How Broadstairs Charmed TV Star Paul O'Grady
Updated: Dec 6, 2020
It was great to see beautiful Broadstairs back in the spotlight once again on ITV recently! This time Paul O'Grady paid the town a visit as part of his new Great British Escape series, where he explores an array of fabulous Kent holiday destinations. Broadstairs Apartments thought it would be fun to show you some more about the local places Paul looked in on.
Glamourously setting off for the Isle of Thanet by speed boat, the first stop was to see the seal colonies at Sandwich & Pegwell Bay National Nature Reserve with Dover Sea Safari. For wildlife fans this looked like a real treat as with a respectful distance the crew were able to get quite close to the seals without disturbing them.
This important habitat conservation area is a must for nature lovers, but don't worry you can get to it from the clifftop scrubland paths too! The reserve boasts inter-tidal mudflats, saltmarsh, shingle beach, sand dunes and ancient dune pastures - all of which attract a host of migratory birds. The Stour, a rare chalk river with its source in mid Kent, wends its way through Canterbury and Ashford, finally flowing into the North Sea at Pegwell.
After that it was on to Broadstairs, where Paul explored some of its Dickensian roots and how much of and influence the writer has been on the town. He meets with historian and great great great granddaughter of Charles Dickens, Lucinda Hawksley, at the very quaint Dickens House Museum, with the pretty Nuckells' Gardens in front. Paul and Lucinda stopped off for tea in the sunshine at the Royal Albion Hotel terrace to watch the world go by along the promenade and take in the fabulous sea views.
With stunning drone footage over Viking Bay, Stone Bay and Botany Bay, the Great British Escape presented Broadstairs in its very best light. The beaches looked marvellous, which you will see for yourself when you visit of course. The Isle of Thanet is famed for its miles of sandy bays and bucolic clifftops with all the breathtaking sights and sounds of the coastal landscape.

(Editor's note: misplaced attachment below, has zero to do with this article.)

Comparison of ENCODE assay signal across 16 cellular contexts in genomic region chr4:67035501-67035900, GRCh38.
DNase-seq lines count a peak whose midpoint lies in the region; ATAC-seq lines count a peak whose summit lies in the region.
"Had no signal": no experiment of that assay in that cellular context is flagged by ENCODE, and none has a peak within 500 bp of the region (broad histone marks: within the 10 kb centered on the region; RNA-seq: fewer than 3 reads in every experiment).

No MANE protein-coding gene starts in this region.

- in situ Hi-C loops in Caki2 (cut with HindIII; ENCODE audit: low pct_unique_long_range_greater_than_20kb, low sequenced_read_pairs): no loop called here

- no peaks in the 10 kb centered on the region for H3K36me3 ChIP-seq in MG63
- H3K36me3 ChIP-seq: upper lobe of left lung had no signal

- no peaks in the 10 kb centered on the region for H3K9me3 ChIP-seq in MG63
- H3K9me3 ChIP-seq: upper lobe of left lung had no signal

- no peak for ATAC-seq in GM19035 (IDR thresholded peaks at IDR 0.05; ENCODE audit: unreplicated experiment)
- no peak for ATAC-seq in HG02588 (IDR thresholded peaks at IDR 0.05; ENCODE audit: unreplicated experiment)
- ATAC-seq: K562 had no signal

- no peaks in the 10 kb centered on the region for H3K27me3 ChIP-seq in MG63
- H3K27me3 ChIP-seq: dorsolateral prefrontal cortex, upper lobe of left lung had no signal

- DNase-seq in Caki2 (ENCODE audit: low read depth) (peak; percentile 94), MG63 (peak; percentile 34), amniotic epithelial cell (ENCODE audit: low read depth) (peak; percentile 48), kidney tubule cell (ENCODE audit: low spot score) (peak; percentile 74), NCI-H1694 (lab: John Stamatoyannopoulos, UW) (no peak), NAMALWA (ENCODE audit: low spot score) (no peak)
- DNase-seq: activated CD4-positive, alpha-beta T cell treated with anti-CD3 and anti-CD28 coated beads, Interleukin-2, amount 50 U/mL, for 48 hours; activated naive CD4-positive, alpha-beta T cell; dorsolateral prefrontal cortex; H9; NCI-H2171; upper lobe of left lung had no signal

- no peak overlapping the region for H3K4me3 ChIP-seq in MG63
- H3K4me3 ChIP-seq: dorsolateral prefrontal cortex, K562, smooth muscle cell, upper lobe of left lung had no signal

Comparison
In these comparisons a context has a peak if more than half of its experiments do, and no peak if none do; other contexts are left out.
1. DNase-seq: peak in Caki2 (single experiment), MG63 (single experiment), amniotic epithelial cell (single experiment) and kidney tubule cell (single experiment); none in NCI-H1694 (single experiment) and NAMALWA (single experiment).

Other East Kent places that Paul visits on he show include the City of Canterbury, Wildwood and Whitstable. Easily accessible from the Isle of Thanet by car, bus or train, the World Heritage Site of Canterbury is home to the impressive 11th century Cathedral and steeped in history. Oh and a witch's ducking stool juts out over the river Stour as it winds through central Canterbury, adding to the rich medieval atmophere.
Nestled in the countryside outside of Canterbury is Wildwood, wildlife conservation set in 40 acres of ancient woodland. Native and European animals under threat From bison, wolves, red squirrels, lynx and even dormice have been given sanctuary and are expertly looked after. There is so much to learn here about the protection of Britain's wildlife. When Paul visited, he has the honour of feeding the beautiful brown bears that had been rescued from Bulgaria.
Five miles north of Canterbury is the stylish seaside town of Whitstable. Sat on the North Kent coast its shingle beaches face out towards the north sea where it meets the mouth of the teams estuary. Steeped in fishing history, the annual Whitstable Oyster Festival is a fabulous annual event with guaranteed fun. The landscape is great for beach walks of course. Alternatively, old railway route The Crab and Winkle Way is now a scenic bike path which leading into Canterbury.
All in all we think you'll agree that Paul O'Grady did us proud. The Broadstairs Apartments team hopes you'll watch The Great British Escape so that you too can see what a fantastic place East Kent is. Countryside and coast, rivers and seaside, fabulous scenery and wildlife makes a holiday stay in the Isle of Thanet more than worthwhile. Don't forget your camera!